Doctors Are (still) Greatest Threat to Seniors by Pat Conrad MD

happy seniors

It’s finally springtime, the sun is out, and I should know better than to read anything about budget battles or Medicare.  Dammit.

An article in the online Fiscal Times says “Congress Medicare ‘Fix’ Could Leave Seniors Paying More”, to which my initial response was, “Good!”  The setup is that the House of Rep’s is looking at a permanent reform for the annual farce we know as the “doc fix” when the Sustainable Growth Rate alchemy says its time to give the physicians’ Medicare rate a 21% cut.  Author David Dayen says that any fix sustaining physician Medicare reimbursement  – you may want to sit down, or pour a drink – would be “terrible news for restraining health care spending (most of which goes to labor costs), and for that matter inequality (my emphasis).  U.S. doctors of all types earn about $250,000 a year on average, twice the pay of doctors in Europe.  Economists…have endorsed increasing immigration of foreign doctors to bring pay in line with international trends and save consumers hundreds of billions of dollars.  But like most wealthy people, doctors have the ear of members of Congress, and therefore can successfully lobby to keep their Medicare payments as robust as possible.”

If you have not joined me in laughing and/or screaming obscenities at Mr. Dayen by now, then I really can’t help you.  The highlights:

– A Boehner-Pelosi deal to fix the idiotic SGR process would cost an additional $177 billion over the next decade, half of which will not be offset by other cuts and just be added to the big ol’ debt.  To get the Dems on board, the GOP might agree to another $30 billion extension of CHIP for the kids, a few million of which have been added to the rolls courtesy of the ACA.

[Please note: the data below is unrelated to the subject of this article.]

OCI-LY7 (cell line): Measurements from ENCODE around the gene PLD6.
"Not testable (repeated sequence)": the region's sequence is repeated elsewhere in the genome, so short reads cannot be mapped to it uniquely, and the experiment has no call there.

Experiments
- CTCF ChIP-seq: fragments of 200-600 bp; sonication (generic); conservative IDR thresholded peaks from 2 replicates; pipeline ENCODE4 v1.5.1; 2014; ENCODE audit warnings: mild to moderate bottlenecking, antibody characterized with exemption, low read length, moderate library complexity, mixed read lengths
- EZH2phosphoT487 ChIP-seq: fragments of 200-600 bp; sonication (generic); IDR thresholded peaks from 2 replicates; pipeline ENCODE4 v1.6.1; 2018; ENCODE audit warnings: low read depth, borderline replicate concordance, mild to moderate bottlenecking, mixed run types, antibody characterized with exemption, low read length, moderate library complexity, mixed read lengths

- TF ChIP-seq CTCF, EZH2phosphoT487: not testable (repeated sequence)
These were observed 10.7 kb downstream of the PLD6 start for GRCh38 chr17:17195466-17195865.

– Half of the $70 billion in actual cuts would come from providers; the other half would come from Granny and Gramps via more means testing (taking more from those with higher incomes).

– All 9 million seniors with Medigap supplemental coverage would suffer higher out-of-pocket costs.  Dayen says that “The proper term for this is cost-shifting, pushing funding for a public program onto those who get the benefits.”  Whether or not the author got that irony, he added, “All of this is being done to protect doctor salaries…Maybe Medicare doctors shouldn’t endure a 20% pay cut, but the idea that they wouldn’t see patients if the cut were 5 or 7% doesn’t pencil out.”

And therein is the mother load (no, I didn’t misspell).  I believe that this article represents a large chunk if not majority of U.S. thought regarding Medicare.  Despite decades of evidence to the contrary, the popular presumptions are still:

  • Medicare was and is, a good idea.
  • Medicare is a right.
  • Medicare is financially sustainable.
  • All doctors are wealthy, therefore…
  • …doctors can easily afford a haircut to help care for deserving seniors.
  • Doctors will take that pay cut, and keep on working.

This is what voters, politicians, and egalitarians like the author are counting on, and when enough participating physicians retire, or quit taking Medicare, they will use the “need” for a further fix as the basis to force universal Medicare participation.

Douglas Farrago MD